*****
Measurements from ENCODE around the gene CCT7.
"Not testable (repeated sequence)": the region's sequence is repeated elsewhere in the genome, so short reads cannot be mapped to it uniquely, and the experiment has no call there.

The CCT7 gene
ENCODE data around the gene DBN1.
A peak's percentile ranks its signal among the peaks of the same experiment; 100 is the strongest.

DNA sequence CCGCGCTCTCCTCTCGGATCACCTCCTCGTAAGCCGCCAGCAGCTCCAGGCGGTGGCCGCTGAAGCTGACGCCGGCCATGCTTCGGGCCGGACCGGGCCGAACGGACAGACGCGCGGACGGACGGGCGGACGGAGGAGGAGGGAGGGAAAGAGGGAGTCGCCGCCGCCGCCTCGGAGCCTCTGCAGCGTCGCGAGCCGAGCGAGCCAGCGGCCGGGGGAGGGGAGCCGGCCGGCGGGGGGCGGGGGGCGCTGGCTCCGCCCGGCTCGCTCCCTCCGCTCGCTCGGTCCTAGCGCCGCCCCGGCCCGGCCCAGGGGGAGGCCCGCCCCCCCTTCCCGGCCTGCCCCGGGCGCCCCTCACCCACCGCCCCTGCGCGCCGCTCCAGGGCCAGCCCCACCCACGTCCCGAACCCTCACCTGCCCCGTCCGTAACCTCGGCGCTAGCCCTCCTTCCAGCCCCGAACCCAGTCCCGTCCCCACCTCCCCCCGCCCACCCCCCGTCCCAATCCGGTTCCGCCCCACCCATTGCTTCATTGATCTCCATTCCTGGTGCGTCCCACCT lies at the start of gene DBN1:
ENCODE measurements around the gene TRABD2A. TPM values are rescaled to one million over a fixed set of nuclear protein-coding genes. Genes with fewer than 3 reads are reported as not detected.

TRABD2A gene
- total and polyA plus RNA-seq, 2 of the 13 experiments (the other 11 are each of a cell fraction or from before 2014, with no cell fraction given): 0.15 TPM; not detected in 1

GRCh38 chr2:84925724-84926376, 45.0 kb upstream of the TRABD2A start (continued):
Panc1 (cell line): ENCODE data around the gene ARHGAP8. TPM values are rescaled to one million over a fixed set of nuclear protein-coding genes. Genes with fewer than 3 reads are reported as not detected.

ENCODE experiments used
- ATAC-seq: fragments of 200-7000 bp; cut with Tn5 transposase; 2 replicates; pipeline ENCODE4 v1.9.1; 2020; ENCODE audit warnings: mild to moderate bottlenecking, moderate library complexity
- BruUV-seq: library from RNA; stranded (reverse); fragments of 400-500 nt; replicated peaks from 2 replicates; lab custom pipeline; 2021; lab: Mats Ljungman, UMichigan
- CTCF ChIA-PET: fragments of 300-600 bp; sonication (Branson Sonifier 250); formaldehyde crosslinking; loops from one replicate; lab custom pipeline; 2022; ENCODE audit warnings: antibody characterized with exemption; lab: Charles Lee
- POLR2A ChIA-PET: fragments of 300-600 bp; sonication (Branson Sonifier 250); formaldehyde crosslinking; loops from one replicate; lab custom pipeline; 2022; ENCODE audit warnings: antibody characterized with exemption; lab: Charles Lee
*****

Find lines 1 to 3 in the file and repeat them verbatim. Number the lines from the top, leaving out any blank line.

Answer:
Measurements from ENCODE around the gene CCT7.
"Not testable (repeated sequence)": the region's sequence is repeated elsewhere in the genome, so short reads cannot be mapped to it uniquely, and the experiment has no call there.

The CCT7 gene